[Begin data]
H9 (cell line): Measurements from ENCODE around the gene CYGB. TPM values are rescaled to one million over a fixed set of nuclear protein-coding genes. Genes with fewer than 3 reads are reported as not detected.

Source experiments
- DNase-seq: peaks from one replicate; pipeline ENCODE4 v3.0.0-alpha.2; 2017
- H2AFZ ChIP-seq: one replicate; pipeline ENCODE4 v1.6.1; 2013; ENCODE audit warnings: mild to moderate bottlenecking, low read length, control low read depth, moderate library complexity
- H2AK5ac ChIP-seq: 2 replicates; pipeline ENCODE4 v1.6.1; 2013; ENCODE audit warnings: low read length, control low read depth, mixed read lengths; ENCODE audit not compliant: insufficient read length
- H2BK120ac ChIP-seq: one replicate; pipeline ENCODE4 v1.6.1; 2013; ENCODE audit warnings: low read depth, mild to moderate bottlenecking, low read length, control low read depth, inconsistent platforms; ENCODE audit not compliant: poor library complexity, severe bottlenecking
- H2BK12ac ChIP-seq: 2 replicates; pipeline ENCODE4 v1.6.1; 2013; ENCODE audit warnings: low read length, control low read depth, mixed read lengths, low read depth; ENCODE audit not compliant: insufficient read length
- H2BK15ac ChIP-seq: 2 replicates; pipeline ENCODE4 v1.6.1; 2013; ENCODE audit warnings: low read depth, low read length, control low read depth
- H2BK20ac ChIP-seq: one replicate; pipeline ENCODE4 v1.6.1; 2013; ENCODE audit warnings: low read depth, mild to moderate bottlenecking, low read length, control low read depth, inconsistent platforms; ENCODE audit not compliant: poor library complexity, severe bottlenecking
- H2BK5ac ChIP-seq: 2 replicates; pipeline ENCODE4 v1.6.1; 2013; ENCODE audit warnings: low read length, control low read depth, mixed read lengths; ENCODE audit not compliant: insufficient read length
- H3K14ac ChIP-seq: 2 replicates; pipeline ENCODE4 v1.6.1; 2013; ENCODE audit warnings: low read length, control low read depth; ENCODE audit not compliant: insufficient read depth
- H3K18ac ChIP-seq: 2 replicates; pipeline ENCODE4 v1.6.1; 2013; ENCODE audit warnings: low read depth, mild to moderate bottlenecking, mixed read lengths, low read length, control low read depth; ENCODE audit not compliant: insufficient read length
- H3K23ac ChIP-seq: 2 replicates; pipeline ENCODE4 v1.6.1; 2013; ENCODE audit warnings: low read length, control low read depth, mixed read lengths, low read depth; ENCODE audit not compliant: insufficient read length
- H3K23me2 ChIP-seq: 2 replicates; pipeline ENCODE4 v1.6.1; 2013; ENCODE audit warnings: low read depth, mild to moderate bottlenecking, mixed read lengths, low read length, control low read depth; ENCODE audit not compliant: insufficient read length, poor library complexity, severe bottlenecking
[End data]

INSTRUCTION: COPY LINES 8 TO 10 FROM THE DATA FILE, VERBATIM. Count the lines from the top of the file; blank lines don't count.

- H2BK15ac ChIP-seq: 2 replicates; pipeline ENCODE4 v1.6.1; 2013; ENCODE audit warnings: low read depth, low read length, control low read depth
- H2BK20ac ChIP-seq: one replicate; pipeline ENCODE4 v1.6.1; 2013; ENCODE audit warnings: low read depth, mild to moderate bottlenecking, low read length, control low read depth, inconsistent platforms; ENCODE audit not compliant: poor library complexity, severe bottlenecking
- H2BK5ac ChIP-seq: 2 replicates; pipeline ENCODE4 v1.6.1; 2013; ENCODE audit warnings: low read length, control low read depth, mixed read lengths; ENCODE audit not compliant: insufficient read length